Speaking of that, the snow also brought an end to any notion I had about taking the Studebaker out for one last ride. How so? With snow it’s like magic that the sand and salt mixture comes out of snow plow trucks particularly in the People’s Republic of Steele Co. Rather than scrape the roads off then wait for the sun to melt the ice, tax dollars are spent to make sure that people can continue to drive like maniacs as well as keeping car washes and body shops in business. Instead of exposing a collector automobile to the hazardous material, one opts to park them for the winter unless several inches of rain fall to wash the roads off. Odds of that happening become less and less with each passing day. Oh what could’ve been…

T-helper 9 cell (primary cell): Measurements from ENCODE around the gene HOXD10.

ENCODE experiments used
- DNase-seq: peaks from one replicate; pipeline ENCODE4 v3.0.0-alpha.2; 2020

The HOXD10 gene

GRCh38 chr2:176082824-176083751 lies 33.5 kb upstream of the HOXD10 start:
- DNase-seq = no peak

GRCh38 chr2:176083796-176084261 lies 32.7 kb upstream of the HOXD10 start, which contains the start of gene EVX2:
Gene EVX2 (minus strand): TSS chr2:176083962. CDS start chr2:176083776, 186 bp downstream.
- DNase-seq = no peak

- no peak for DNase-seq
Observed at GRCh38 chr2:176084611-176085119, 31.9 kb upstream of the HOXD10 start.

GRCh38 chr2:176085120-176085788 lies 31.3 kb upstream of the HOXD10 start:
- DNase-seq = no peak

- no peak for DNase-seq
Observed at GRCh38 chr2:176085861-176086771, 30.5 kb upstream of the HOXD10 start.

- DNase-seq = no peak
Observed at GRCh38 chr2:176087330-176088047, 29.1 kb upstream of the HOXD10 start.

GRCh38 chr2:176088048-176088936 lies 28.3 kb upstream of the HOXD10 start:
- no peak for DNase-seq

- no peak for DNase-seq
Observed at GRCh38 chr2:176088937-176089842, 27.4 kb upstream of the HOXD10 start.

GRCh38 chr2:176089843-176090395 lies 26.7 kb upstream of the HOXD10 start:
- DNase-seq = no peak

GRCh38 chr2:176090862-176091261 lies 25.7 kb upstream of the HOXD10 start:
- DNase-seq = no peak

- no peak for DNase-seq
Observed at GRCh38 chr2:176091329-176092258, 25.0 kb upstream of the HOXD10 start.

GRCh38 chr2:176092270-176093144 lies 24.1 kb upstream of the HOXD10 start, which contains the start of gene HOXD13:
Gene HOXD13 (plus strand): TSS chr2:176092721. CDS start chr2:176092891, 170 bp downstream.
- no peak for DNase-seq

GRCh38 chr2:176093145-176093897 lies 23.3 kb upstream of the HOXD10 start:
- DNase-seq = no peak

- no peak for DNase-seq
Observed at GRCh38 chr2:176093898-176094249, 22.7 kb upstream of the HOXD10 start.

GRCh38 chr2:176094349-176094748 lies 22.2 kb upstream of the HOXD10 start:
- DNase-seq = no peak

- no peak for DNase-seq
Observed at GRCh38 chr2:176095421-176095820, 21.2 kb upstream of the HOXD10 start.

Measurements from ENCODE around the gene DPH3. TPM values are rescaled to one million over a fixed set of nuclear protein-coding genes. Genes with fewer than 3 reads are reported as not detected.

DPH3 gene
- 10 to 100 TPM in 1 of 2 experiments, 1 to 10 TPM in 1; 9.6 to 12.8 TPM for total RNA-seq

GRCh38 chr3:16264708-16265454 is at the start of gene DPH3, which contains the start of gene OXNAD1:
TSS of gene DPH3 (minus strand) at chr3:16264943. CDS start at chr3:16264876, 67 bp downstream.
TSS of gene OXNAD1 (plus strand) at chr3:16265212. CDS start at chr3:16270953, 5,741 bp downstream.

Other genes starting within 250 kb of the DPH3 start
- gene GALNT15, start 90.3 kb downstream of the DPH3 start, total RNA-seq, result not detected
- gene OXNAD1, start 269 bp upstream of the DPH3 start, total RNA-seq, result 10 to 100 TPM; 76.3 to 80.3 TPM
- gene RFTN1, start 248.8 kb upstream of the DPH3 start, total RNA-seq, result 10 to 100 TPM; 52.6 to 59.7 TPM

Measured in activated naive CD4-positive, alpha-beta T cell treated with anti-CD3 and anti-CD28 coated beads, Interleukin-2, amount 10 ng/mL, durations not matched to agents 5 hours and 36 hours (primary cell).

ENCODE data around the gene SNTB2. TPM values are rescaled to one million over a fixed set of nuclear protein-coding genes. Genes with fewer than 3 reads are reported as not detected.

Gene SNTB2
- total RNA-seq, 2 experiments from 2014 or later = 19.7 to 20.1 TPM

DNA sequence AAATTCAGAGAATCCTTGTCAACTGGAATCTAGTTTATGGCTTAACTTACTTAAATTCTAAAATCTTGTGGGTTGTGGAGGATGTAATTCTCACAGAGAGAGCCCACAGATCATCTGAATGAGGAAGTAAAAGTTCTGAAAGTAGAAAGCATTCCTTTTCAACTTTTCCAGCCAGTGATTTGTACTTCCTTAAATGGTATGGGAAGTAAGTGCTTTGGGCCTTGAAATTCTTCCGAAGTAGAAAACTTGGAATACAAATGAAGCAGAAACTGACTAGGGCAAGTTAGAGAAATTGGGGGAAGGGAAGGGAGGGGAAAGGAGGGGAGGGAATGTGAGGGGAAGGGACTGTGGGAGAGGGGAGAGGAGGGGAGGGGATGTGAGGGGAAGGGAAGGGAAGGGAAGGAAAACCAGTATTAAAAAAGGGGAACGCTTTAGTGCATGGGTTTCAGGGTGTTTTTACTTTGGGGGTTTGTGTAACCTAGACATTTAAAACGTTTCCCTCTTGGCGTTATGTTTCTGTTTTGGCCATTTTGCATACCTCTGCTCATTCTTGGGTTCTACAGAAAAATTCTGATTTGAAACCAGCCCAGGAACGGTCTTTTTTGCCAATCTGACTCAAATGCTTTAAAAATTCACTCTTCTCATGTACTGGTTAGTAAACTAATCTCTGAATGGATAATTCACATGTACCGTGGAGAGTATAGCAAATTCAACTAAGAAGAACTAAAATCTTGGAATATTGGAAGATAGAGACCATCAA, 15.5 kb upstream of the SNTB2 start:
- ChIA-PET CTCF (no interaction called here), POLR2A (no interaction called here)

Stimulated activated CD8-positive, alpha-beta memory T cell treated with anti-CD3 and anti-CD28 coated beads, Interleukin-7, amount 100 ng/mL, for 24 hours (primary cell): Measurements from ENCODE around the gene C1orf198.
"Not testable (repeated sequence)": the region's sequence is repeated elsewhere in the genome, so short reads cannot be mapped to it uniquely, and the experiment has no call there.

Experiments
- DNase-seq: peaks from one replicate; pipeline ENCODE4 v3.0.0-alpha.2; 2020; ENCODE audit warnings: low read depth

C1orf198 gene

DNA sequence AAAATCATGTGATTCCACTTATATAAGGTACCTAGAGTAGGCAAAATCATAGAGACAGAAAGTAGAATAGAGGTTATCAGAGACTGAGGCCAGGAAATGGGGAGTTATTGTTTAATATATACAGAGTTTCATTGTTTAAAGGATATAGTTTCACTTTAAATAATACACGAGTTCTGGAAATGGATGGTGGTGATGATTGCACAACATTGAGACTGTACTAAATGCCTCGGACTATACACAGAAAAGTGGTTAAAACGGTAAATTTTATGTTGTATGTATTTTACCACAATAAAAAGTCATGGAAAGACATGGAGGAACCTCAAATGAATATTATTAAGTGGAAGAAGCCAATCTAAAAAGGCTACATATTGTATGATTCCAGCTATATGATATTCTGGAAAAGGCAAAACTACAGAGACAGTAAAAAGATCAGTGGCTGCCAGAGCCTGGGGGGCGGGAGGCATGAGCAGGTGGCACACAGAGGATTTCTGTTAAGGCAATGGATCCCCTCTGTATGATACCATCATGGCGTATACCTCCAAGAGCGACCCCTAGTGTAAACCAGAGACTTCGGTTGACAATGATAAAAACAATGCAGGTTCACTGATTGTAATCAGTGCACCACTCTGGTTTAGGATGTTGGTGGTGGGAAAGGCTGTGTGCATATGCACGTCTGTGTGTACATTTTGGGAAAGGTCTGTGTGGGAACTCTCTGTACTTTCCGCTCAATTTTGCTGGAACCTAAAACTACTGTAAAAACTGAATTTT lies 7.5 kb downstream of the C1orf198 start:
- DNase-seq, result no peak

It looks like gardening is officially done for the season. The cold temperatures last week finished off the cannas and four o’clocks that were still desperately trying bloom. After returning from another bomb session cleaning and moving items from Mom’s place, I tackled digging the cannas. Not a minute too soon the way it looked. The snow that had been falling much the day had tapered off some. There was an inch of frozen soil on top of the bulbs however that fortunately crumbled off fairly easily. The bulbs themselves were beautiful and growing points intact in spite of the cold conditions. I’d also taken the liberty to dig a few daffodils at Mom’s and was able to get those planted in a spot on the south side of our house here where hopefully they do well. I was amazed how deep they were when I dug them up and tried my best to plant them at roughly the same depth. Fortunately I had more “dog help” from Ruby than a person should be allowed to have. Oh well, she’s works cheap.